If one were to compile a list of the most rousing films of the 2000s (and of modern cinema), it would be hard to imagine there not being an entry for the 2001 neo-noir film, Training Day. Written by Suicide Squad’s David Ayer and directed by Antoine Fuqua, the film was quick to cement its legacy among the best the crime genre had to offer, so of course it’s now being looking at for TV series adaptation.
According to Deadline, Fuqua has teamed up with power producer Jerry Bruckheimer, under a package being held at Warner Bros. Television, to take a pitch around to all four major broadcast networks in the coming development season. Currently, it is known that CBS, FOX, ABC and NBC have agreed to hear the pitch, the script of which will be written by Castle writer Will Beall.
According to Deadline:
“It was Fuqua’s idea to do the neo-noir crime thriller as a TV series. He approached WBTV and also brought on board studio-based Jerry Bruckheimer TV and Beall. Fuqua is executive producing and will likely direct the potential pilot, written by Beall, who has feature (Gangster Squad), television (Castle) and police background as a former LAPD detective.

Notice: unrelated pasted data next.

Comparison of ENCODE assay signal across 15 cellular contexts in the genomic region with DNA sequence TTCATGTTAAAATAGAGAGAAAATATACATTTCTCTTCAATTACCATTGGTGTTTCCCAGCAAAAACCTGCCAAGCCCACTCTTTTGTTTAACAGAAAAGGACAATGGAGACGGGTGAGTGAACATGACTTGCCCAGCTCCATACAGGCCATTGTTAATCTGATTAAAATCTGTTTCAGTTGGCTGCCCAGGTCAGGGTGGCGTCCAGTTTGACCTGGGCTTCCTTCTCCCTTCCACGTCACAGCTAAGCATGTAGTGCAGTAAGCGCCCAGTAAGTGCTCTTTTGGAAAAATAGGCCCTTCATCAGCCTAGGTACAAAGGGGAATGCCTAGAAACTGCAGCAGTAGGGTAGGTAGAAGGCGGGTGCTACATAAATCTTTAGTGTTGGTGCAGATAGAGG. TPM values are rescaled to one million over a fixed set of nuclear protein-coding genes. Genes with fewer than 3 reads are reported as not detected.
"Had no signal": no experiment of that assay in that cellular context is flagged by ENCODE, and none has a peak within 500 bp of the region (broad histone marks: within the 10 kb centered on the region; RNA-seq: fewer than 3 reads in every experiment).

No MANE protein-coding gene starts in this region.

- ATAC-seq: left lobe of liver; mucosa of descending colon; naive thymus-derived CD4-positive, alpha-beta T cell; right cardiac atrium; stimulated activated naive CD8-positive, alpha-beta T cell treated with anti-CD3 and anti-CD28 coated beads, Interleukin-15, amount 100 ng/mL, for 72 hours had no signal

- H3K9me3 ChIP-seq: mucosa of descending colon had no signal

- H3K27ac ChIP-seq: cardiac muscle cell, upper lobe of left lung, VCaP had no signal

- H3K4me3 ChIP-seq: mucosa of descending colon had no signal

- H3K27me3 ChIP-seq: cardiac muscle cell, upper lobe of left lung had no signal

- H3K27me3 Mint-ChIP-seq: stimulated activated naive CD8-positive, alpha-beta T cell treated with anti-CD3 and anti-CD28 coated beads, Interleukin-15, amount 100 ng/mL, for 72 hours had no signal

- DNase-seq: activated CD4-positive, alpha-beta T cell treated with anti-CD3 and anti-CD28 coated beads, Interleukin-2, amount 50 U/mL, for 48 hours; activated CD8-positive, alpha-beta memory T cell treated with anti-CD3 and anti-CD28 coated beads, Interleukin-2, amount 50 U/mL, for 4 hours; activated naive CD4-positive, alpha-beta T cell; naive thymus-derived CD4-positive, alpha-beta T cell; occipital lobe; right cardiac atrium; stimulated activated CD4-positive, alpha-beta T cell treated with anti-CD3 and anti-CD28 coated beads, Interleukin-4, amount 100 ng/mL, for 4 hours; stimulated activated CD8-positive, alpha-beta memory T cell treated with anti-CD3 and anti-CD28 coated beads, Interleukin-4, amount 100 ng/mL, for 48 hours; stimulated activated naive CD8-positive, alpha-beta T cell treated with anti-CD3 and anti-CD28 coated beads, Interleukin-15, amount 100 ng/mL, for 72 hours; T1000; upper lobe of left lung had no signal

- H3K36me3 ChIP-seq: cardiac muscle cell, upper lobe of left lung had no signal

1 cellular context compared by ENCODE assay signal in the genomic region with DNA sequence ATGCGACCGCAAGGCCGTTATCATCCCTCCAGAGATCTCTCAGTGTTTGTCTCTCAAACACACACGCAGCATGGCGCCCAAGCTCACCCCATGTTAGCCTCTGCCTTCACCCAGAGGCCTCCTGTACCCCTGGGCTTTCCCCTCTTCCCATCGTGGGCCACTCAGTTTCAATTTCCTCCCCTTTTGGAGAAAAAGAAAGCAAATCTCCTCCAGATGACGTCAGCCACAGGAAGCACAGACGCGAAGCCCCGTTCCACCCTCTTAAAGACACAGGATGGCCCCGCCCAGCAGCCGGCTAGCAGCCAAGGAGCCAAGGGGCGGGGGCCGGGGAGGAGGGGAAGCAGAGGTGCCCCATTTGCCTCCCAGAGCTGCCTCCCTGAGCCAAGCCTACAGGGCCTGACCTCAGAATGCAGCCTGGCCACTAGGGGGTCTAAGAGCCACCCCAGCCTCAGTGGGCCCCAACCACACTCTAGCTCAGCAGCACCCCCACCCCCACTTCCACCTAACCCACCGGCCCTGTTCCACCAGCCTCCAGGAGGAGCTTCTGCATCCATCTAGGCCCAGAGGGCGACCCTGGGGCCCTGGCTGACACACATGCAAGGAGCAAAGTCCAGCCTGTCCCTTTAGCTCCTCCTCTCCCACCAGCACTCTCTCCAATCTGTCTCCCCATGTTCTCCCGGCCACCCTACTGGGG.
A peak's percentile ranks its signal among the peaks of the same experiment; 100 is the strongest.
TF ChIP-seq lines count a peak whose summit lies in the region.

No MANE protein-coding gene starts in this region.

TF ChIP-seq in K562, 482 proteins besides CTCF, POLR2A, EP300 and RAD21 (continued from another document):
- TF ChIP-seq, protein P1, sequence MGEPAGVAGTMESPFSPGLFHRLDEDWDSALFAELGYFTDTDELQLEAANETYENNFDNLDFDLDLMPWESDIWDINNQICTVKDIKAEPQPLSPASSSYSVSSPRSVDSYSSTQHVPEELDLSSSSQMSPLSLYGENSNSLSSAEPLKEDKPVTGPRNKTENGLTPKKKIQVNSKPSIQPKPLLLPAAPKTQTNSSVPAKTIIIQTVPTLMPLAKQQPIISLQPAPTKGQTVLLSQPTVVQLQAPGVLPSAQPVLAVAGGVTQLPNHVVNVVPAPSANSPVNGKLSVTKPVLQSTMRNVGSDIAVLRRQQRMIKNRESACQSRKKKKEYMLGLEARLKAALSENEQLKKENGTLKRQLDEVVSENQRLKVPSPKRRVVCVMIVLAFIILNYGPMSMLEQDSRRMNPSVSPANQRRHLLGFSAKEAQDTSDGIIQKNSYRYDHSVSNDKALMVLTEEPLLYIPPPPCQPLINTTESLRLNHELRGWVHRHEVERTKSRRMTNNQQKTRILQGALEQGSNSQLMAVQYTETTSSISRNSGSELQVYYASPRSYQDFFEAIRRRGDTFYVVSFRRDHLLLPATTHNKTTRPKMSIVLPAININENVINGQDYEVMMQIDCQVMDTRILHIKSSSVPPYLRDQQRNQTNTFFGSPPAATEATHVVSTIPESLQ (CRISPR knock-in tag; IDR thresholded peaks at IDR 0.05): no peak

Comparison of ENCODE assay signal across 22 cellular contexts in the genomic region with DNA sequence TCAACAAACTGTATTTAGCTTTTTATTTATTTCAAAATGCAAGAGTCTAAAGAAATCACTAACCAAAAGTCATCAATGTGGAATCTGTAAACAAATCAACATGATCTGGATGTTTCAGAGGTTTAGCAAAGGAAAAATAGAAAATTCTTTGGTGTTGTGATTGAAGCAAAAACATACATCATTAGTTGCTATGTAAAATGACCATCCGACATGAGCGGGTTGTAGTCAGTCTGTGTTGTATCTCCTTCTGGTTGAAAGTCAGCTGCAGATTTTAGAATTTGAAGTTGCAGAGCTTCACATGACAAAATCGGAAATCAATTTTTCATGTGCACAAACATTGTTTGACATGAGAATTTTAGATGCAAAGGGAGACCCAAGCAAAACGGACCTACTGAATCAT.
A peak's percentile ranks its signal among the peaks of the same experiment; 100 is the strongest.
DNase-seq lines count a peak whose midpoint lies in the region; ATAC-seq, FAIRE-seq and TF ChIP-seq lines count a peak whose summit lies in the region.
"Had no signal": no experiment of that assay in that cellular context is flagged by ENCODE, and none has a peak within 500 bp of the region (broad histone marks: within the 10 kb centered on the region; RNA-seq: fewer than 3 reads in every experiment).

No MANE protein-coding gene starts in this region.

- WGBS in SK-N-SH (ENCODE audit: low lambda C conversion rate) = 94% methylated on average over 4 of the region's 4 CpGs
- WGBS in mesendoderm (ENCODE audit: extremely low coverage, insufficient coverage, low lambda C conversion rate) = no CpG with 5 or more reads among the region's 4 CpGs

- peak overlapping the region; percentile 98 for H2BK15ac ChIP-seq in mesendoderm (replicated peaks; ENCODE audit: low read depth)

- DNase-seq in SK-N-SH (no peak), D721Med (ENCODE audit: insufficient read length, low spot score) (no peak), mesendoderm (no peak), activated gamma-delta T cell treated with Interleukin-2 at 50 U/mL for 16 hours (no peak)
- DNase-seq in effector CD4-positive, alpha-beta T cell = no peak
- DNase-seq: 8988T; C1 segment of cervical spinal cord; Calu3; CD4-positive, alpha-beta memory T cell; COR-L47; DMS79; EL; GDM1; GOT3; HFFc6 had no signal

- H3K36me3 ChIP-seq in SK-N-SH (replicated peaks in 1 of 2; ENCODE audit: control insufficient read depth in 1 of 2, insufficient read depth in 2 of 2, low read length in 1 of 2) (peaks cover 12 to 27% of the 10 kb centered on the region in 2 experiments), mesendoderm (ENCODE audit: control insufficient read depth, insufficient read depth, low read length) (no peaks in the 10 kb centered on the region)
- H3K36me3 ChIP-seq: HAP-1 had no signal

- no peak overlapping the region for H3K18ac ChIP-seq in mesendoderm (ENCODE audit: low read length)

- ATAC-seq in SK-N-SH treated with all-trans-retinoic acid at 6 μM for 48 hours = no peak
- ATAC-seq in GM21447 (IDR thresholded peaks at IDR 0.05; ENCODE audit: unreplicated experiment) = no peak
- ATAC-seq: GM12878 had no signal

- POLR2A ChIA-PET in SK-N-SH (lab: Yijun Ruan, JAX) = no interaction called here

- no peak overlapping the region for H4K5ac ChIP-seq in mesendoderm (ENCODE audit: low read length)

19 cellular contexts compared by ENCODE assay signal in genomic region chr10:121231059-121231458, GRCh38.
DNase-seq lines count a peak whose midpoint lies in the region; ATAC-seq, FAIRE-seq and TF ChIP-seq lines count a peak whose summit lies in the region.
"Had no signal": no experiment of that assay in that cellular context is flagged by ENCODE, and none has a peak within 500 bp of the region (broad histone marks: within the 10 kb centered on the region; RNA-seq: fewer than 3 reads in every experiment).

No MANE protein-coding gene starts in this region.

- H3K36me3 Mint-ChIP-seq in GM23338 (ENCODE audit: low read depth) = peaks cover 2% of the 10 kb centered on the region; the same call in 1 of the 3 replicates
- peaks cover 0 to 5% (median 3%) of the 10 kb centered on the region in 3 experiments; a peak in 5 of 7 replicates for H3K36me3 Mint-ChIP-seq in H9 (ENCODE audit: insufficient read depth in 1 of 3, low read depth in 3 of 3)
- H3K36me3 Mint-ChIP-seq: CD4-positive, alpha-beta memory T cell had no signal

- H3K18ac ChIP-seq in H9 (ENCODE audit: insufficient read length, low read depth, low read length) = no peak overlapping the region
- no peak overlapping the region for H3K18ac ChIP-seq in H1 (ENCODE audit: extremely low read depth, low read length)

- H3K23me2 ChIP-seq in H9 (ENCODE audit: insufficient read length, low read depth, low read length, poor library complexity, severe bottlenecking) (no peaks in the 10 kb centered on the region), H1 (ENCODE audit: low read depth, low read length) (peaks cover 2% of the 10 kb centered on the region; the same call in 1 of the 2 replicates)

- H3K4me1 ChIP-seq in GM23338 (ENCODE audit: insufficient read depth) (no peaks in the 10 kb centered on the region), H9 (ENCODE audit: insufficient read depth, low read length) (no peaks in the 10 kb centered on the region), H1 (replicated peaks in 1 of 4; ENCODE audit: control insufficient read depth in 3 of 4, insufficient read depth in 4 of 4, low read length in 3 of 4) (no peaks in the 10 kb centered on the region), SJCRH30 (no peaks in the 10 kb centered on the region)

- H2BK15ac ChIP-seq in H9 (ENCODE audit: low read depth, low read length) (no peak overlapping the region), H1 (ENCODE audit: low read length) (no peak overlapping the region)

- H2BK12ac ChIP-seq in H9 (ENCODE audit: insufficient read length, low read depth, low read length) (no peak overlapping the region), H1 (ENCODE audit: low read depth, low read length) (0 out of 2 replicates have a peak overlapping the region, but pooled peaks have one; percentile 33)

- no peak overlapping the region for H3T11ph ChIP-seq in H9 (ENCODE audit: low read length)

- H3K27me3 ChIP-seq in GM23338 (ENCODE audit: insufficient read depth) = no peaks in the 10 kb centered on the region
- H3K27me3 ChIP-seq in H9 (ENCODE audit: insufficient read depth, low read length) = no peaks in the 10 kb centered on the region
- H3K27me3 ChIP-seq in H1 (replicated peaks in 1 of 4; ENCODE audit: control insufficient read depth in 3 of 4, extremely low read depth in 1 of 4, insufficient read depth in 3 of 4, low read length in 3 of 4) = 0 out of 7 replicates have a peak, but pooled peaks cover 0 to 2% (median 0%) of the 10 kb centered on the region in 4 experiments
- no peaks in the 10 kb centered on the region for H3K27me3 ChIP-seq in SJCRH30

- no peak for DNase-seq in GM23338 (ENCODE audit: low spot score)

The series, from WBTV, Fuqua Films and Jerry Bruckheimer TV, would focus on the relationship between the two cops. It would be taking place 15 years after the movie, set in the LAPD of 2015. I also hear that the premise may get a twist, with the rookie cop being black and the corrupt older cop being white.”
That description does come off as a little confusing as, at first, it makes the show seem like a direct sequel to the original film. But given the circumstances of the movie’s ending, a direct sequel would be an unlikely proposition. However, when the synopsis then explains that the race’s of the two cops might be swapped, it seems this could either be a standard adaption, or a sequel that acknowledges the events of the film, but doesn’t actually utilize any of its characters – or utilizes them in a limited manner (see: Limitless).
Training Day is certainly a property that can play in a television format, though the title could become a bit of a joke. Eventually, the rookie cop is going to have to leave training. However, it’s not a surprise the Oscar-winning film is being looked at for adaptation, when a comparable police drama, Joe Carnahan’s Narc, is also being shopped around to television networks. And, like Training Day, that project is also being spearheaded by the original film’s director.
Stay tuned for more on Training Day as it develops.